That’s another one I profoundly disagree with. They didn’t care what the media said, there was no hype going on. Liam Gallagher, he doesn’t play up for the cameras, that’s him, that’s how he is. It’s not an act, it never was an act.
And, you know, this perpetuating the myth – they couldn’t care less one way or another, they were just getting on with it.
If it wasn’t all fighting back then, how do you feel about the way it’s turned out?
It certainly makes me sad. It is what it is though, isn’t it? It’s just all over the show at the minute. I mean, it’s not the Oasis I know and love.
On to What’s The Story… what was the idea for the cover?
The Morning Glory sleeve was based on a quote from Noel. I spent the whole time of the recording session in the studio with the band… the idea was I was doing research.
One thing that kept cropping up was this quote [Noel] had at the time, which was, ‘there aren’t any answers to all this’. Every time you think you’ve got an answer it just throws up more questions. So that’s what the sleeve is all about. It’s quite obtuse, I suppose.
Basically, the point is, what does it all mean? Not as arty as that, but these two guys: who are they? Who’s that fella walking away? We never actually see who he is. What’s he saying? What is going on here? It’s an unsolvable conundrum, if you like. Nobody knows the answers, that’s the vibe.
We did it in Berwick Street, London. I love that linear perspective. I think the most incredible thing is, I had never seen Berwick Street with no cars in it. That’s a miracle. I’ve never seen it in my entire life, apart from that one morning.
And you’re the guy in the image, aren’t you? The one walking away?
It was initially going to be Liam and Noel doing it. Another urban myth is – probably started by me, actually – that they got hammered the night before and couldn’t be bothered, but they were actually in Dublin playing at Slane Castle, I think it was. They weren’t even in the country. We tested a few people, we went to this model agency… looking for quirky looking people.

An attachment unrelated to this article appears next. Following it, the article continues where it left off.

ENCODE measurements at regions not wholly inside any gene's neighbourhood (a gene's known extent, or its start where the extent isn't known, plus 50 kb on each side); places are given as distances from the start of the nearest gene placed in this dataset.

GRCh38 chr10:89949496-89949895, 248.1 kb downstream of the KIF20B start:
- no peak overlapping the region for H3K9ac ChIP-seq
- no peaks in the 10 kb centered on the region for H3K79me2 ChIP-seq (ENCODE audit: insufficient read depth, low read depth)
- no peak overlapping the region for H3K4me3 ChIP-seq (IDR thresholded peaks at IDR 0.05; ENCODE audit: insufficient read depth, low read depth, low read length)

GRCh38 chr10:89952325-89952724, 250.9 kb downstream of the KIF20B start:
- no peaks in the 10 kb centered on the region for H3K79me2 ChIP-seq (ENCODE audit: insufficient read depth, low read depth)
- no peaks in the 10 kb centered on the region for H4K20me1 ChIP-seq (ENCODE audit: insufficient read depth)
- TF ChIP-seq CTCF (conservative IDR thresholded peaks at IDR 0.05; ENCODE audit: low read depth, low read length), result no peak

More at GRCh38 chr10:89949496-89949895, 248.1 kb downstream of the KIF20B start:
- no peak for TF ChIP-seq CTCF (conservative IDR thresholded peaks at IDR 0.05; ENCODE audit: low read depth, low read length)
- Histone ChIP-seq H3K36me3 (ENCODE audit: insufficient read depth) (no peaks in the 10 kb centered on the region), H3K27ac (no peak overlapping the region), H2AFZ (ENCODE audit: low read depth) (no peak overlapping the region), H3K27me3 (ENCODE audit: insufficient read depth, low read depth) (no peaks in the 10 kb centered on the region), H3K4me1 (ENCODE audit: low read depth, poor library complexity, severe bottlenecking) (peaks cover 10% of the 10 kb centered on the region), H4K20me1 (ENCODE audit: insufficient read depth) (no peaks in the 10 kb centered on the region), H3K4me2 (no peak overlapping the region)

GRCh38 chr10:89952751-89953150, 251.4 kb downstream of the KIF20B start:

In the end, I don’t know why, it just wasn’t right. And I thought sod it. So that was that.
Who did you work with on the ideas for the artwork? Did the band have any input?
Noel was the chief, you know, and everybody was happy with that. Most bands, when they get signed, know nothing – they might be great songwriters, they might be great playing live, they might know about the equipment they’re playing – but they know nothing about the workings of the music industry.
But Noel for years worked as a roadie, guitar tech, you know, on-tour bod with the Inspiral Carpets, so he had firsthand knowledge of every level of the industry. So his experience and knowledge of that, coupled with his songwriting capabilities, made him the undisputed chief of the operation.
Why did the Oasis sleeves at the time stand out?
I’ll say they were good, because I think they are good, and that’s because I really went the extra mile, over and above what was required. I hung out with the band – not just Oasis, all the other bands I worked with too, to ensure… I looked at it like I was a tailor cutting a bespoke suit for a client, and you can only do that by measuring them and working out the intricacies of that person to get the suit right. It’s the same process, basically.
I know sleeve designers who didn’t even listen to a record before doing the artwork. That’s just nonsense. I would immerse myself in the projects and the lyrics and the songs, I’d be in the studio while it was being recorded. So I knew it inside out.
What does What’s The Story… mean to you?
Well, that record was massive in as far as, when they went into record it, they were a big indie band [but] you could still go to the pub with Liam without complete anarchy breaking out.
By the time that record had come out, everything had changed. That was the tipping point, wasn’t it, particularly Wonderwall. That’s when you get into the realm of housewives who never buy records buying your record.
To become as massive as they did you’ve got to achieve that level whereby people who just don’t buy records, buy your records. And that’s what happened. It was a quantum leap from being a big indie band to the biggest thing in the world.
It must be nice, for want of a better word, to have played a part in that?